As one of only 61 self-made women billionaires, Safra Catz is the co-CEO of software giant Oracle. She received $135 million in total realized pay in 2017 alone.
Well-known for her desire to be unknown, Catz does what she can to avoid the media spotlight. She rarely grants interviews and when she does, she keeps her conversation limited to the corporate realm. In a rare interview with Forbes from 2006, Catz is circumspect about her personal life and ambitions. She does admit that she was reluctant to become CEO but remains sphynx-like about the details beyond that fact. Oracle’s co-founder Chairman Larry Elliston was able to expand somewhat on Catz’ aversion to the public eye, stating that “she’s seen what fame and fortune bring, and she’s not impressed.”
Safra Catz is Israeli-born but American raised. In a Bucharest press conference, she shared that her father was of Eastern European descent: “My father is Romanian and my goal has always been to invest in Romania.” She got an early start in Israel but moved to Brookline Massachusetts with her family at age six.
After graduating from Brookline High School, she went on to earn her undergraduate and law degrees from University of Pennsylvania. She started her career in the financial sector and worked her way up to managing director at the investment banking firm Donaldson, Lufkin & Jenrette before being recruited by Oracle in 1999.
Catz has been working quietly behind the software company’s scenes since she made the move to Silicon Valley. Having been personally invited to join Oracle’s team by Executive Chairman Larry Ellison, her rise within the company was meteoric. She became a member of the Board of Directors in 2001, President of Oracle Corporation in 2004 and Chief Financial Officer from 2005 to 2008 and again in 2011 to the present.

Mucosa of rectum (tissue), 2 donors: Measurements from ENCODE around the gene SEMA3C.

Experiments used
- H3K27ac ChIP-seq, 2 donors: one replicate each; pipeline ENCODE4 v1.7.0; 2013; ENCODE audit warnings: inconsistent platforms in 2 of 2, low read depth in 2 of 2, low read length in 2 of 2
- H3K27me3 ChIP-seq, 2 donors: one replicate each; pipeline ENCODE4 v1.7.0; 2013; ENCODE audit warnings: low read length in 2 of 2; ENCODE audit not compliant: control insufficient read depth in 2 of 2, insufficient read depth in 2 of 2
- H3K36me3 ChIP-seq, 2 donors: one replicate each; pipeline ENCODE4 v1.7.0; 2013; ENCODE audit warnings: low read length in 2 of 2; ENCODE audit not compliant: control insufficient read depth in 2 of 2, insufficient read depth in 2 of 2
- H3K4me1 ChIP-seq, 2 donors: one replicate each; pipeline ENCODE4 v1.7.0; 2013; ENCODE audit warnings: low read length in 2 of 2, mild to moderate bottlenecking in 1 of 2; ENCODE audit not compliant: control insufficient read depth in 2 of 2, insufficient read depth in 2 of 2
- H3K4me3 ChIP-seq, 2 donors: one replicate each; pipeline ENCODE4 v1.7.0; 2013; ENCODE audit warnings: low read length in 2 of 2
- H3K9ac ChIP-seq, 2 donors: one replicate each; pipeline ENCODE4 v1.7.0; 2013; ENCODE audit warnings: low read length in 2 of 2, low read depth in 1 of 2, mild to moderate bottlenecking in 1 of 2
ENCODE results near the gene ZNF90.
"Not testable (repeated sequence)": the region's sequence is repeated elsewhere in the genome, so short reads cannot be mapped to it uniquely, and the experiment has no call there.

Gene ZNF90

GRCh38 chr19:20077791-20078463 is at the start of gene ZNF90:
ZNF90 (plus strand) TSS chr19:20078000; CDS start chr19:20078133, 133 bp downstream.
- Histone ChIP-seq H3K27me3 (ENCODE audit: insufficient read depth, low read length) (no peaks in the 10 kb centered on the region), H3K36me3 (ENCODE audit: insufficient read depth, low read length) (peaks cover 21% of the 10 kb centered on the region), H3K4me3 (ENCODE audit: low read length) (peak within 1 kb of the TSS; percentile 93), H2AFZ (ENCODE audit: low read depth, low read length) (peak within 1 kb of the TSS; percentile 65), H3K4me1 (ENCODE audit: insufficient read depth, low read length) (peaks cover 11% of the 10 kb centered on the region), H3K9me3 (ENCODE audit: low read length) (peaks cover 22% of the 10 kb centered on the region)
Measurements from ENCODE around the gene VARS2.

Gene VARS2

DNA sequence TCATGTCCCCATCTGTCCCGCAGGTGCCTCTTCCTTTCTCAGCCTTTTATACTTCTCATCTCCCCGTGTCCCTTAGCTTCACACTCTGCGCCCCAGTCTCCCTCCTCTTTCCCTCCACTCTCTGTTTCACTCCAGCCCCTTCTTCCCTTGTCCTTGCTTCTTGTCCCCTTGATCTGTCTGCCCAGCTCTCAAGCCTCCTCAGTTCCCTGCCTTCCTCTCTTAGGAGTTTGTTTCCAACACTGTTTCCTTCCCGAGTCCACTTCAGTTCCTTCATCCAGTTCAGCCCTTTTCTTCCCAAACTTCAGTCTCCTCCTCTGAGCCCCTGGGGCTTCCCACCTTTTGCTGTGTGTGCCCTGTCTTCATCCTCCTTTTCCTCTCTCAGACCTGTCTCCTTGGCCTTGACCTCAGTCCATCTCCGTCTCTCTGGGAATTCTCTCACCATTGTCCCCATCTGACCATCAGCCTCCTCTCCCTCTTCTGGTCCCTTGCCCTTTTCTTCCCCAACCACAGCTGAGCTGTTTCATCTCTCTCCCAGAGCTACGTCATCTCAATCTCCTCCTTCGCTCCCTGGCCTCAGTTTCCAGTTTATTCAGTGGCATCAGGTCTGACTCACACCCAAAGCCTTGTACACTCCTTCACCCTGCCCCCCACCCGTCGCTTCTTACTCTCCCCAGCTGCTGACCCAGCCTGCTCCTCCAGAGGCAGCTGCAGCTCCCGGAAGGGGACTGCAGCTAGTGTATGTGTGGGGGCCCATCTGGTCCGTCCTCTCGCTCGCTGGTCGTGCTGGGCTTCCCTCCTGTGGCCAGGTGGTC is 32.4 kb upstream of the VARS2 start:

She has been instrumental to Oracle’s aggressive acquisition strategy. Over $60 billion has been spent on 130 buyouts over the last fifteen years, including two of the biggest hostile takeovers in the tech industry. Perhaps most notable was Oracle’s eighteen-month campaign to seize their corporate competitor PeopleSoft. Despite protests from Peoplesoft’s board of directors and the U.S. Department of Justice (due to antitrust concerns), Oracle won the day at more than double their original unsolicited bid. They closed the deal in 2005 and paid $11 billion for the privilege.
Despite her desire for a low personal profile, Catz’ is comfortable with voicing her political opinions. A long-time supporter of President Trump, she served as a member of his transition team in 2016 and was reportedly shortlisted for National Security Advisor in 2018. She has been an outspoken advocate of Trump’s administration but is not shy about lobbying him on behalf of her corporate home-base.
During a private dinner with the president in April 2018, it was reported that she criticized the bidding process for the Pentagon’s contract competition for cloud-computing services. Perhaps in an effort to take advantage of the long and well-documented feud that Trump has with Amazon-founder Jeff Bezos, she argued that the DOD’s single-source request for proposal favored the Seattle-based company.
In a Wharton School commencement address, Catz shared some of the insights that got her to the top spot in a world-leading tech company. The most important piece of advice she wanted to pass on was simple – don’t lie. “You can recover from being stupid, but you can never recover from being a liar,” she said. “Integrity is a perishable asset, and once it’s gone, it’s gone for good.”